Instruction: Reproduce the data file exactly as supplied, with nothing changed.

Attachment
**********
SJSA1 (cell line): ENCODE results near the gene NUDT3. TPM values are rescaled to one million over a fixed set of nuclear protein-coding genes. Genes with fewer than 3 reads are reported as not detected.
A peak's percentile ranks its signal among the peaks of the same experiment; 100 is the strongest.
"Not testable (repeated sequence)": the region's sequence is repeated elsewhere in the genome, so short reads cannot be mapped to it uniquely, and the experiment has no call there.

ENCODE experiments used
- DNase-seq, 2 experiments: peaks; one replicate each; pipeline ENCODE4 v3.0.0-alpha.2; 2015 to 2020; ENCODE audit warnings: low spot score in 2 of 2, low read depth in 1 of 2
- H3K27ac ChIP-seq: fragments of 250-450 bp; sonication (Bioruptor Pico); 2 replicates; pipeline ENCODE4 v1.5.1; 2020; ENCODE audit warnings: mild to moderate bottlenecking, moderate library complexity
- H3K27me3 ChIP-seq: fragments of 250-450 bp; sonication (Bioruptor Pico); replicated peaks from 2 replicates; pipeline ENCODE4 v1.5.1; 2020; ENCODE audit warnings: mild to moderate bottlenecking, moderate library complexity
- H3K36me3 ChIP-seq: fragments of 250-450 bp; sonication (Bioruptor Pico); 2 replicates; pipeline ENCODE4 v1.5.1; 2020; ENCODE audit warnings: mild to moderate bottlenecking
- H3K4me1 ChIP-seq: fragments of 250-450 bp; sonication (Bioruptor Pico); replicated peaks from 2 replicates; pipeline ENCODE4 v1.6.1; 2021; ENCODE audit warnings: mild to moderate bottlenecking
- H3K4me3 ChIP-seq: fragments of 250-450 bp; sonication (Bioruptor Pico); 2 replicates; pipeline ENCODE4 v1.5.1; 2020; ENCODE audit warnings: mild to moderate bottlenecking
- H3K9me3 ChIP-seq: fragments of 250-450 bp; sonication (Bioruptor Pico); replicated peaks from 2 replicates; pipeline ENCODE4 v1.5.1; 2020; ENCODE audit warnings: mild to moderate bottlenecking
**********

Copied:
SJSA1 (cell line): ENCODE results near the gene NUDT3. TPM values are rescaled to one million over a fixed set of nuclear protein-coding genes. Genes with fewer than 3 reads are reported as not detected.
A peak's percentile ranks its signal among the peaks of the same experiment; 100 is the strongest.
"Not testable (repeated sequence)": the region's sequence is repeated elsewhere in the genome, so short reads cannot be mapped to it uniquely, and the experiment has no call there.

ENCODE experiments used
- DNase-seq, 2 experiments: peaks; one replicate each; pipeline ENCODE4 v3.0.0-alpha.2; 2015 to 2020; ENCODE audit warnings: low spot score in 2 of 2, low read depth in 1 of 2
- H3K27ac ChIP-seq: fragments of 250-450 bp; sonication (Bioruptor Pico); 2 replicates; pipeline ENCODE4 v1.5.1; 2020; ENCODE audit warnings: mild to moderate bottlenecking, moderate library complexity
- H3K27me3 ChIP-seq: fragments of 250-450 bp; sonication (Bioruptor Pico); replicated peaks from 2 replicates; pipeline ENCODE4 v1.5.1; 2020; ENCODE audit warnings: mild to moderate bottlenecking, moderate library complexity
- H3K36me3 ChIP-seq: fragments of 250-450 bp; sonication (Bioruptor Pico); 2 replicates; pipeline ENCODE4 v1.5.1; 2020; ENCODE audit warnings: mild to moderate bottlenecking
- H3K4me1 ChIP-seq: fragments of 250-450 bp; sonication (Bioruptor Pico); replicated peaks from 2 replicates; pipeline ENCODE4 v1.6.1; 2021; ENCODE audit warnings: mild to moderate bottlenecking
- H3K4me3 ChIP-seq: fragments of 250-450 bp; sonication (Bioruptor Pico); 2 replicates; pipeline ENCODE4 v1.5.1; 2020; ENCODE audit warnings: mild to moderate bottlenecking
- H3K9me3 ChIP-seq: fragments of 250-450 bp; sonication (Bioruptor Pico); replicated peaks from 2 replicates; pipeline ENCODE4 v1.5.1; 2020; ENCODE audit warnings: mild to moderate bottlenecking